This is a not an easy question to answer. Some people quit cold turkey and never look back, others choose to cut down on the amount of weed they use over a period of weeks, or even months, before finally stopping completely. Still, no matter how you quit it could be several weeks before your body is completely free of all traces of the drug. Until that point cravings and withdrawal symptoms can still be a problem, putting users in danger of relapsing. Perhaps the best way to answer the question is to say it mostly depends on the way someone experiences and deals with the withdrawal symptoms experienced. If you are reading about this to help someone else then you may wish to read our support articles on this.

Typical Symptoms

Soon after quitting weed some people will begin to experience things like cravings, depression, anxiety, insomnia, stomach pains, headaches, feelings of irritability, and lack of appetite. Typically, three or more of these things indicate ‘official’ cannabis withdrawal is taking place. (This is important as it may help you get more comprehensive medical or recovery support if needed.) Long established or heavy marijuana users are more likely to experience withdrawal than light or casual weed smokers, but nobody can be sure they will be 100% immune. Statistics vary, but it is though anywhere between 40 – 80% of quitters will experience some form of negative after effect, and around 30% of them report withdrawal symptoms severe enough to make them resume smoking weed simply to make them stop.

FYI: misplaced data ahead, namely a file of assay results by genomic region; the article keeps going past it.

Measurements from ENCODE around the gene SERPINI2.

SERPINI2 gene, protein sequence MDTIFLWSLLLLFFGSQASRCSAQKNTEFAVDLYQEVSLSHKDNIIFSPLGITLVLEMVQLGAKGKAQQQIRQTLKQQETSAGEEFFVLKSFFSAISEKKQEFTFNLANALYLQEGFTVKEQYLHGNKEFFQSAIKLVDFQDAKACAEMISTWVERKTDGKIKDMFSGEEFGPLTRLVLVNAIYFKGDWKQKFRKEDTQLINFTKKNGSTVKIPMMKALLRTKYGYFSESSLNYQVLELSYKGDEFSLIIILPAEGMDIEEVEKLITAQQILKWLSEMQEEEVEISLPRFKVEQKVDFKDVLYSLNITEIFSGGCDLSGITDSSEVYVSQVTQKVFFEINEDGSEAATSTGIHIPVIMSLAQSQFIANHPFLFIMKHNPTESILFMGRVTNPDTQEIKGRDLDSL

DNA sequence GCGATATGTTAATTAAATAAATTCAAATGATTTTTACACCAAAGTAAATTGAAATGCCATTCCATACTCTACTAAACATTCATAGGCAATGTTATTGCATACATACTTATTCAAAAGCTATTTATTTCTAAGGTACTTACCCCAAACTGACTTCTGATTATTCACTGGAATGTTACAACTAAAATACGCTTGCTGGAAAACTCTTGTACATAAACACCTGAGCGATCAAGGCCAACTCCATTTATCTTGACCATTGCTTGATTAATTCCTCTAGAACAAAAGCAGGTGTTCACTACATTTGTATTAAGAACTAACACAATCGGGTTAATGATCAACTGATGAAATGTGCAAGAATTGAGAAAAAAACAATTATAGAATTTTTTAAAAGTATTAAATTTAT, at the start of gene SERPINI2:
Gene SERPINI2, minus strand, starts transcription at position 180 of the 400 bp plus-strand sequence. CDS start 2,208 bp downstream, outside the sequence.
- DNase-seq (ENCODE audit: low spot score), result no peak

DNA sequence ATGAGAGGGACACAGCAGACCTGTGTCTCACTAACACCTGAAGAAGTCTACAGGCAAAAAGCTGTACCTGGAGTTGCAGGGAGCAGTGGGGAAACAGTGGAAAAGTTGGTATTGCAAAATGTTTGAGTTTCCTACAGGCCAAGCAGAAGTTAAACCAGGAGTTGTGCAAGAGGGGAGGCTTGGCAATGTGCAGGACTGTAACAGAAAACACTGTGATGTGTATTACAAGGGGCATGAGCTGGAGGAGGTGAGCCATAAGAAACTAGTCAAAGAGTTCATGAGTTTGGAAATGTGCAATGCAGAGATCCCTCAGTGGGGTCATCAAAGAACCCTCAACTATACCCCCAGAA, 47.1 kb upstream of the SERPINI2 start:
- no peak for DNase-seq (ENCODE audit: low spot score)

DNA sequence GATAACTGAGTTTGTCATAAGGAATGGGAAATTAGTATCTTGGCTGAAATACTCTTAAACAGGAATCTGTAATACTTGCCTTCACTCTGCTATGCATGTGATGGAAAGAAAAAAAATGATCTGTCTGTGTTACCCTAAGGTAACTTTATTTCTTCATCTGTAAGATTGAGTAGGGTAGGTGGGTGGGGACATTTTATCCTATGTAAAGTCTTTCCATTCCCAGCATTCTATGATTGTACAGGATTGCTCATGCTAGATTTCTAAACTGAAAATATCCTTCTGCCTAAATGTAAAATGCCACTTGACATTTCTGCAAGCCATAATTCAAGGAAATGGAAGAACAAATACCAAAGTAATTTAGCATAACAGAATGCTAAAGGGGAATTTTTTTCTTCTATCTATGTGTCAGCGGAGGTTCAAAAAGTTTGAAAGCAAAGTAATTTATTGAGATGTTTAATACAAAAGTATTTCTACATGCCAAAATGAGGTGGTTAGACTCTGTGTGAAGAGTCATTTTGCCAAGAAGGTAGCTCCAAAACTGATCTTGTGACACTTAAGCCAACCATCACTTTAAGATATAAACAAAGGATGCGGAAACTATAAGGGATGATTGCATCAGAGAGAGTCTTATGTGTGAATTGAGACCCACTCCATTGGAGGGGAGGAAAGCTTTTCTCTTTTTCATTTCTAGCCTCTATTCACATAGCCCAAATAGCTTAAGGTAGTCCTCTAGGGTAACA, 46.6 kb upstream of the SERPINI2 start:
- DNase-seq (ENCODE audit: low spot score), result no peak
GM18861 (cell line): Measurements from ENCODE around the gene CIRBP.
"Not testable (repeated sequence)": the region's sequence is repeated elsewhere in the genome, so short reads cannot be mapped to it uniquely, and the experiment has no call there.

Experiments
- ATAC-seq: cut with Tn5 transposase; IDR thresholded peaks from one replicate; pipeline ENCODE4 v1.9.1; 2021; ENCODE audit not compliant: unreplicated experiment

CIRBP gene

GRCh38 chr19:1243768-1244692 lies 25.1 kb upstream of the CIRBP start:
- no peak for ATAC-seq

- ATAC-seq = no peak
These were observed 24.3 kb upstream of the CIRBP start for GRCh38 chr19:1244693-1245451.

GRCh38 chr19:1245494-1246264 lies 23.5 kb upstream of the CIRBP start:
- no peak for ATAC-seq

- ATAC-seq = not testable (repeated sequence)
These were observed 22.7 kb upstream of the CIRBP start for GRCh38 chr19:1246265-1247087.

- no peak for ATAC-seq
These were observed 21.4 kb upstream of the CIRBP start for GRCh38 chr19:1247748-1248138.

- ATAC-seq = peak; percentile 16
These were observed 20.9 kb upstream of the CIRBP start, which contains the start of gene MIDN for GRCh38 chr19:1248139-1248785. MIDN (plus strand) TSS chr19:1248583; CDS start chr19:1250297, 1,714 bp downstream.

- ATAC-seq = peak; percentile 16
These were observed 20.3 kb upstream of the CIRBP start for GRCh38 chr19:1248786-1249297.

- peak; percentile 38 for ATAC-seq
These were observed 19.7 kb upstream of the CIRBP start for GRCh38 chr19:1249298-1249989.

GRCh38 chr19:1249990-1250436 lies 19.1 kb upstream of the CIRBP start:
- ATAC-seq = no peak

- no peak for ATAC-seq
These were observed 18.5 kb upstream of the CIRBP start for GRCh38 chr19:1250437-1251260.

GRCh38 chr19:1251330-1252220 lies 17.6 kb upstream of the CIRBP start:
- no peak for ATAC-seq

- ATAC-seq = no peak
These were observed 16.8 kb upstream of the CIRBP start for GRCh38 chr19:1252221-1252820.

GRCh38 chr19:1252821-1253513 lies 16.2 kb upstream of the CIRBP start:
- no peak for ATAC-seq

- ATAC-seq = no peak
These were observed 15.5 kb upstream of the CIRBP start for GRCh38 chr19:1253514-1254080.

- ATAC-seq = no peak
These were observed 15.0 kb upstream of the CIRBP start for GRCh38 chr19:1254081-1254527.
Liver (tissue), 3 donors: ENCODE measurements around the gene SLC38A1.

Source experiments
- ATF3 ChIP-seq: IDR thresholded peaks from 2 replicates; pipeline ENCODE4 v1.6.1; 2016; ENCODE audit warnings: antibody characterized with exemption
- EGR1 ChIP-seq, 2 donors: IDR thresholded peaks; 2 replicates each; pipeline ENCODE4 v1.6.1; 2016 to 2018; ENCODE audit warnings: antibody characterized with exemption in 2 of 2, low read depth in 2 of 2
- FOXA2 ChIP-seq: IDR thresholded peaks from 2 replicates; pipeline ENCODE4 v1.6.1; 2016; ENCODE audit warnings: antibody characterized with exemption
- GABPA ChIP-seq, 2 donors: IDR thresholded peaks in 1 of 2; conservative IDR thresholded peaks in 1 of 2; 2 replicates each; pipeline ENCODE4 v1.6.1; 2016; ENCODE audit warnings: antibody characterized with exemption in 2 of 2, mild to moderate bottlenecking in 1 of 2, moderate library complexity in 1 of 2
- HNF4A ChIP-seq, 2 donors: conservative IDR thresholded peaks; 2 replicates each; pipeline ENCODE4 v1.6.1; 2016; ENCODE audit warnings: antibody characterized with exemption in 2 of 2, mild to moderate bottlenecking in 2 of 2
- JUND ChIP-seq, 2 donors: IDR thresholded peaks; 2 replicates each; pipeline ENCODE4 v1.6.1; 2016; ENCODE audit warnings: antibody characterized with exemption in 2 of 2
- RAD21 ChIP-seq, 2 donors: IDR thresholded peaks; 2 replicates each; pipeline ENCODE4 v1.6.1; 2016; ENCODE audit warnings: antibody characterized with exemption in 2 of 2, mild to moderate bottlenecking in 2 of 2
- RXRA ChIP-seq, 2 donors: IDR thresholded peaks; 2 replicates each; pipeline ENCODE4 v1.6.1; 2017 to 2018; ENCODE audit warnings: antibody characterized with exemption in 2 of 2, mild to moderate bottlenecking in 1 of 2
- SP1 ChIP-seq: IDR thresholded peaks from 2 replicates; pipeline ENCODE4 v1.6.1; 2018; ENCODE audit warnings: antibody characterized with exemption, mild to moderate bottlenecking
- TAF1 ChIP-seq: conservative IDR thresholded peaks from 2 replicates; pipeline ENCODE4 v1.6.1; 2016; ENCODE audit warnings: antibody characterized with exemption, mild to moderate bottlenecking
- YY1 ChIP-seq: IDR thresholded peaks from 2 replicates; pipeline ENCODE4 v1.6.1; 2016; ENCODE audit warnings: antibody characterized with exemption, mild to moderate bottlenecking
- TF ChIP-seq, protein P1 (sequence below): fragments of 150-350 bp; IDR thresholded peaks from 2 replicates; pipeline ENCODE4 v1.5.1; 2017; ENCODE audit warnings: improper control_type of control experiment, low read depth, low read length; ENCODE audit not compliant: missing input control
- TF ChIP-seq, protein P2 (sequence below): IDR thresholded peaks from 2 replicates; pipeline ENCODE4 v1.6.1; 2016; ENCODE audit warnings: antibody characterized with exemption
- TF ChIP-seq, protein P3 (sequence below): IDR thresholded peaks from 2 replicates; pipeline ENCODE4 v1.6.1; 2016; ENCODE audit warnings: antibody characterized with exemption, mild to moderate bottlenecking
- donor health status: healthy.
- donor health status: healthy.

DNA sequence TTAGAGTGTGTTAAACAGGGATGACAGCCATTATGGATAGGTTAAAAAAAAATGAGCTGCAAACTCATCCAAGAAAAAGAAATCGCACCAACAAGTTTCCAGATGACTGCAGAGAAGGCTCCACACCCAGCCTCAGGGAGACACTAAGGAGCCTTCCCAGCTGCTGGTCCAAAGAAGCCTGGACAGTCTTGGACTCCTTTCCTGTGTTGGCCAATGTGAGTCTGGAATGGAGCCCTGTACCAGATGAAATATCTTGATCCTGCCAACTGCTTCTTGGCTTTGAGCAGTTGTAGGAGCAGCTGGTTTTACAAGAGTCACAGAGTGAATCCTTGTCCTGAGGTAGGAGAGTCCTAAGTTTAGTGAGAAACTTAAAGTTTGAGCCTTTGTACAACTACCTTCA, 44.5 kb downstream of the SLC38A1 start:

The 3 Day Effect

THC, the substance in weed that makes you high, takes around three days to work its way completely out of your body, and that’s after just one smoke. The more you use the longer it takes, as there’s a kind of build up effect. Casual, or even regular users of weed, may not notice any withdrawal symptoms for a few days, if at all, but heavy smokers are likely to feel the effects much faster – often on the same day they quit. The most severe feelings are likely to hit around day two and three, and although they will ease they can still last for many weeks after.

Days 4 – 18 (approx)

Many users will have to put up with extreme tiredness, irrational thoughts, irritability, weepiness and an upset stomach. Generally emotionally stable people and/or casual or light weed smokers should find their anxiety, restlessness and mood swings have pretty much disappeared by they have two clean weeks marked off the calendar. Heavy smokers and/or those with a history of psychiatric issues often report severe depression sets in 2-3 weeks after stopping. This is the point where specialist help should be seriously considered to help lower the risk of taking up weed again.

The Verdict?

In most cases major withdrawal symptoms last around two weeks, and after a month they have usually disappeared completely. At that point it is quite honest to say the habit has been kicked.